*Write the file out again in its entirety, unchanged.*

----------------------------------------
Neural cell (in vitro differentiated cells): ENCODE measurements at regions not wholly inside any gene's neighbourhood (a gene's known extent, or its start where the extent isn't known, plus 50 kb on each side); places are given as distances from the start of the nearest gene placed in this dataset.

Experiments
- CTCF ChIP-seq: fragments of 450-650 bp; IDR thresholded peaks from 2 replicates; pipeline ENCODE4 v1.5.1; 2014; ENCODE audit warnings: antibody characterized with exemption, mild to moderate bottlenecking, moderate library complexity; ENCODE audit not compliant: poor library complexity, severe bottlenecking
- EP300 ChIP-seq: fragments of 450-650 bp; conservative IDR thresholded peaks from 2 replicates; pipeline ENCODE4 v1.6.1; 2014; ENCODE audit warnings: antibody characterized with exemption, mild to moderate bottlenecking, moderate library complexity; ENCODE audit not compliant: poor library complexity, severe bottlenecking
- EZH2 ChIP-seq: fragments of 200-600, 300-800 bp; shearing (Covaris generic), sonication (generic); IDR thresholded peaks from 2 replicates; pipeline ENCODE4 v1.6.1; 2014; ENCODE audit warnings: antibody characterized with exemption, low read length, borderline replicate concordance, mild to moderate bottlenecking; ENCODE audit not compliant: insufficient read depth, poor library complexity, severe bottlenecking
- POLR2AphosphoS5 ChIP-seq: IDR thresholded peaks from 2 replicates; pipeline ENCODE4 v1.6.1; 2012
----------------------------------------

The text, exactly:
Neural cell (in vitro differentiated cells): ENCODE measurements at regions not wholly inside any gene's neighbourhood (a gene's known extent, or its start where the extent isn't known, plus 50 kb on each side); places are given as distances from the start of the nearest gene placed in this dataset.

Experiments
- CTCF ChIP-seq: fragments of 450-650 bp; IDR thresholded peaks from 2 replicates; pipeline ENCODE4 v1.5.1; 2014; ENCODE audit warnings: antibody characterized with exemption, mild to moderate bottlenecking, moderate library complexity; ENCODE audit not compliant: poor library complexity, severe bottlenecking
- EP300 ChIP-seq: fragments of 450-650 bp; conservative IDR thresholded peaks from 2 replicates; pipeline ENCODE4 v1.6.1; 2014; ENCODE audit warnings: antibody characterized with exemption, mild to moderate bottlenecking, moderate library complexity; ENCODE audit not compliant: poor library complexity, severe bottlenecking
- EZH2 ChIP-seq: fragments of 200-600, 300-800 bp; shearing (Covaris generic), sonication (generic); IDR thresholded peaks from 2 replicates; pipeline ENCODE4 v1.6.1; 2014; ENCODE audit warnings: antibody characterized with exemption, low read length, borderline replicate concordance, mild to moderate bottlenecking; ENCODE audit not compliant: insufficient read depth, poor library complexity, severe bottlenecking
- POLR2AphosphoS5 ChIP-seq: IDR thresholded peaks from 2 replicates; pipeline ENCODE4 v1.6.1; 2012